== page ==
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The Daily Utah Chronicle

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Movie soundtracks that live beyond the theater

By Christie Franke, Staff Writer

The Lord of the Rings

This is destined to be a classic, if it’s not already. The soundtracks for the three movies range in tone from English traditional to vaguely New Age to full-on epic battle music, with many stops and segues in between. Howard Shore, the composer, utilized many different types of musical styles to create something that fits every mood and every culture that the movie spans. All at once sweet and eccentric, mystical and spooky, deeply energizing and moving, the soundtracks to all three movies are awesome pieces of music. Look for the traditional Maori chants, Indian sitars and full-throated solos by Annie Lennox and Renée Fleming.

The Nightmare Before Christmas

Tim Burton’s cult classic features music by the irrepressible Danny Elfman, and it’s recognizable everywhere. Face it, everyone’s heard “What’s This?” and “Making Christmas.” It’s such a well-known soundtrack, in fact, that Panic! At the Disco and Fall Out Boy recently covered songs from it (“This is Halloween” and “What’s This?” respectively). The music itself is classic and has been used in everything from other trailers to commercials. The songs are ghoulish, moody and fun all rolled into one gothic package. It’s kind of like most Tim Burton movies, come to think of it.


The movie was fun in a cracktastic, emo, “I-can’t-believe-I’m-watching-this” kind of way, but it’s safe to say that the soundtrack is pretty cool. Paramore, Linkin Park, Muse, and even Robert Pattinson8212;Edward himself8212;contribute to what is a great bunch of songs in a silly vampire movie. Pattinson managed to contribute two, proving that if he fails in acting (unlikely), he’s got a promising career as a musician ahead. Paramore contributes three songs and is looking forward to putting more in the future movie. And let’s face it, vampire baseball would be nothing without Muse’s “Supermassive Black Hole” rocking in the background.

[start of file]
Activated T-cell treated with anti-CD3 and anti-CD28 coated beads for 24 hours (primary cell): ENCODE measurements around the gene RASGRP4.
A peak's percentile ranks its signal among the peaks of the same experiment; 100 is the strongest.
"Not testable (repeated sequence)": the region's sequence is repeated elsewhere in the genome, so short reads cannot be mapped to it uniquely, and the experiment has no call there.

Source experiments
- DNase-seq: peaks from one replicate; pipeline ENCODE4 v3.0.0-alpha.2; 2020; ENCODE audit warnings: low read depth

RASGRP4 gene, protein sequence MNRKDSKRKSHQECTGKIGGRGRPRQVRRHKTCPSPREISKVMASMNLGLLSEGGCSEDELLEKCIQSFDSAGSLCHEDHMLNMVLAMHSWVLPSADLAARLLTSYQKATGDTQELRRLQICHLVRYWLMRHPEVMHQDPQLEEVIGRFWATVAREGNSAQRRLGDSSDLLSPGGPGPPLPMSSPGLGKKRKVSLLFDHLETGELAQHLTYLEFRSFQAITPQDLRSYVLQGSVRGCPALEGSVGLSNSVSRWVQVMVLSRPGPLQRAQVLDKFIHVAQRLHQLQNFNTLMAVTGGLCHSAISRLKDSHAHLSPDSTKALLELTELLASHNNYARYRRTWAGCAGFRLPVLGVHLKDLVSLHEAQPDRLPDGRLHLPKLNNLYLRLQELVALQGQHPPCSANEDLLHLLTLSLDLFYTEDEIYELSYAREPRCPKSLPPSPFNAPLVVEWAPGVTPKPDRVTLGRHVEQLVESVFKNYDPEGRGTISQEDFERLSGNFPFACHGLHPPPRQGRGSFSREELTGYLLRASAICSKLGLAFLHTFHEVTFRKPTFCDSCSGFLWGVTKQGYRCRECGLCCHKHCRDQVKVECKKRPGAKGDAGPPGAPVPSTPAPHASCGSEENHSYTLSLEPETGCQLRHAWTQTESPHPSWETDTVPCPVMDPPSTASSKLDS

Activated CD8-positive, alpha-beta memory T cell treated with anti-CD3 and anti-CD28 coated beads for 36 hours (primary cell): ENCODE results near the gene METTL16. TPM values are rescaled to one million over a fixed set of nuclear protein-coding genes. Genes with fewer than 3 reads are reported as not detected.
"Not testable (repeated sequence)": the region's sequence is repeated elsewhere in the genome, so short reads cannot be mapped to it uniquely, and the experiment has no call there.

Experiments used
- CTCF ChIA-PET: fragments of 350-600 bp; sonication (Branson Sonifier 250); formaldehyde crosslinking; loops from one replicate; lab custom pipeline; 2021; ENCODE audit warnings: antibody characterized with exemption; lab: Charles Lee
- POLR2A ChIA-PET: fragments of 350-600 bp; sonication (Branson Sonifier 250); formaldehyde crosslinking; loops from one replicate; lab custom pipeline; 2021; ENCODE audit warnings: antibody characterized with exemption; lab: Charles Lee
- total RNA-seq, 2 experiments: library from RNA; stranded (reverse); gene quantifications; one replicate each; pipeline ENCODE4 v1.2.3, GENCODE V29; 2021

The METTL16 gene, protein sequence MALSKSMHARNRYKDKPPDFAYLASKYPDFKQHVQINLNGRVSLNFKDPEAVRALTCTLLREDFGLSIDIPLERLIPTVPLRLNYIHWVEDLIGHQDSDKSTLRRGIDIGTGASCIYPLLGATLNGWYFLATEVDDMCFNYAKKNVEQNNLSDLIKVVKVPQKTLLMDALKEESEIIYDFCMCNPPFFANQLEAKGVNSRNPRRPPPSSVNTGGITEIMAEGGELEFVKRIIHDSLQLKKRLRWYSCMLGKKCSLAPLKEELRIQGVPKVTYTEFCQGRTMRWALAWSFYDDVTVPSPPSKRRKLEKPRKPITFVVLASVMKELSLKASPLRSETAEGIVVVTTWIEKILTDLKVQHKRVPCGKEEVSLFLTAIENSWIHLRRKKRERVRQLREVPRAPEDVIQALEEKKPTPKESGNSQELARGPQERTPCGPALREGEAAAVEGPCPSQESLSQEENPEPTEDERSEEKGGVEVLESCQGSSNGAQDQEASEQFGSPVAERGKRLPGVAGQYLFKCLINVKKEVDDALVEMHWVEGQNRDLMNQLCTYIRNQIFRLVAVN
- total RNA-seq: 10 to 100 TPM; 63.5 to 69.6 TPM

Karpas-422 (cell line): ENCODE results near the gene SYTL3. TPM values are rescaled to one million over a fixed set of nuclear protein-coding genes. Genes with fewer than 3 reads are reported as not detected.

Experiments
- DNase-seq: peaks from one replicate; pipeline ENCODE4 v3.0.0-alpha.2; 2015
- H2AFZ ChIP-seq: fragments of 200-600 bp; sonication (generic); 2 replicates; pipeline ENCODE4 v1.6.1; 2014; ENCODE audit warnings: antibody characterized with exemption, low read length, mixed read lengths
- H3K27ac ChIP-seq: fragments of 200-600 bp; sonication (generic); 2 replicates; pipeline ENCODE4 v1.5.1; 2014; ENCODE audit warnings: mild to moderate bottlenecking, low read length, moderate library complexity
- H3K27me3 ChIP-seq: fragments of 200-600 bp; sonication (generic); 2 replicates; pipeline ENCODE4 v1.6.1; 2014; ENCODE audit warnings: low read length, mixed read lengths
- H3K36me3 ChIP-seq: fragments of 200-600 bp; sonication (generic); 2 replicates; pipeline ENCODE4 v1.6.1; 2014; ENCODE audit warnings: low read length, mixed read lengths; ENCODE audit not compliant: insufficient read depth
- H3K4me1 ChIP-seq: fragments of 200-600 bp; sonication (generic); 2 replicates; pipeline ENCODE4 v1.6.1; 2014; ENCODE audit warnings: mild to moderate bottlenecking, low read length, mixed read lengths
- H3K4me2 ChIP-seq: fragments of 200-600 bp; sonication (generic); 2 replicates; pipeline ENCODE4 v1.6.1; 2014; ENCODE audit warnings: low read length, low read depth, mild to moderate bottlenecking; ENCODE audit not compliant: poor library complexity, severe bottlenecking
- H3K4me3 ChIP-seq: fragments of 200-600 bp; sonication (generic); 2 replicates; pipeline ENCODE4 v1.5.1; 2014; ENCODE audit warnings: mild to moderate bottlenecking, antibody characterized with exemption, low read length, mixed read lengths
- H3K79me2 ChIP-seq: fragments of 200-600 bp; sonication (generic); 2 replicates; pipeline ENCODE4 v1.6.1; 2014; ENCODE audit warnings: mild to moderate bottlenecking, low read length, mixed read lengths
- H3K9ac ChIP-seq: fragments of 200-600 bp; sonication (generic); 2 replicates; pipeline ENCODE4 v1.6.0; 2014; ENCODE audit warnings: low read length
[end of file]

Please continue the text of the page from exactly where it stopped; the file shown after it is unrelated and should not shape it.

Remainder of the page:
Sleepy Hollow

Another great Danny Elfman soundtrack from another Tim Burton movie. This is a great soundtrack if you’re trying to scare yourself silly. It’s very haunting and emotive, but not in a bad way. It’s good for if you are writing an essay on something like gothic fiction or serial killers because it dials up the creepy factor as high as it can. “Sleepy Hollow” is such a scary movie anyway that the soundtrack will have you jumping at the smallest noises. Be aware of that before you start listening to it late at night, alone.


First of all, anyone who hasn’t seen “Coraline” yet needs to get down to the movie theater ASAP. The music is completely astonishing. Composed by a Frenchman named Bruno Coulais, the score tinkles and swans its way through piece after piece, bringing to life a fairy tale world of Other Mothers, mouse circuses, and button eyes. In addition to the instrumental aspect, Coulais uses two choirs8212;a French children’s choir and the Hungarian Radio Choirto8212;to dial up the macabre. All of the lyrics are in French and Hungarian, and that gives the songs a quality that makes them sound a bit on the darker side. They Might Be Giants also performs one song on the soundtrack, a jazzy, upbeat tune called “Other Father Song.” It’s definitely worth the money.

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